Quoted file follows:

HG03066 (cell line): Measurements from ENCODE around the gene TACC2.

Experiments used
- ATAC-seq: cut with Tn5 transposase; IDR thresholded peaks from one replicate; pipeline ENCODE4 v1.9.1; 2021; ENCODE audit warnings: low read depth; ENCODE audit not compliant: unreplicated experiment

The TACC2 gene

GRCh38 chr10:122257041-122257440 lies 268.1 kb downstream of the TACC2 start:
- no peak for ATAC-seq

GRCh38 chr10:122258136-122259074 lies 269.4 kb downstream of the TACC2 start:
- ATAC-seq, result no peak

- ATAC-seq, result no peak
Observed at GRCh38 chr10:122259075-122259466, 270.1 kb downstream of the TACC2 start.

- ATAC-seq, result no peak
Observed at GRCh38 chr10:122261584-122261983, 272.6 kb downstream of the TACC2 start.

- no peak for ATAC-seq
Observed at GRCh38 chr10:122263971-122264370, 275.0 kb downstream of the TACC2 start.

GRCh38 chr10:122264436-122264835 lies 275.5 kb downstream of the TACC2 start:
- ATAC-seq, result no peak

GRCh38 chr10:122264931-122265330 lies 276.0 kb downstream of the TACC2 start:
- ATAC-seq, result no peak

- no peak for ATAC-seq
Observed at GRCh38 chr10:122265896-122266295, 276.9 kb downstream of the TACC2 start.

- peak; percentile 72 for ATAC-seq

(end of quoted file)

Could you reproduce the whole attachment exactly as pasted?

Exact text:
HG03066 (cell line): Measurements from ENCODE around the gene TACC2.

Experiments used
- ATAC-seq: cut with Tn5 transposase; IDR thresholded peaks from one replicate; pipeline ENCODE4 v1.9.1; 2021; ENCODE audit warnings: low read depth; ENCODE audit not compliant: unreplicated experiment

The TACC2 gene

GRCh38 chr10:122257041-122257440 lies 268.1 kb downstream of the TACC2 start:
- no peak for ATAC-seq

GRCh38 chr10:122258136-122259074 lies 269.4 kb downstream of the TACC2 start:
- ATAC-seq, result no peak

- ATAC-seq, result no peak
Observed at GRCh38 chr10:122259075-122259466, 270.1 kb downstream of the TACC2 start.

- ATAC-seq, result no peak
Observed at GRCh38 chr10:122261584-122261983, 272.6 kb downstream of the TACC2 start.

- no peak for ATAC-seq
Observed at GRCh38 chr10:122263971-122264370, 275.0 kb downstream of the TACC2 start.

GRCh38 chr10:122264436-122264835 lies 275.5 kb downstream of the TACC2 start:
- ATAC-seq, result no peak

GRCh38 chr10:122264931-122265330 lies 276.0 kb downstream of the TACC2 start:
- ATAC-seq, result no peak

- no peak for ATAC-seq
Observed at GRCh38 chr10:122265896-122266295, 276.9 kb downstream of the TACC2 start.

- peak; percentile 72 for ATAC-seq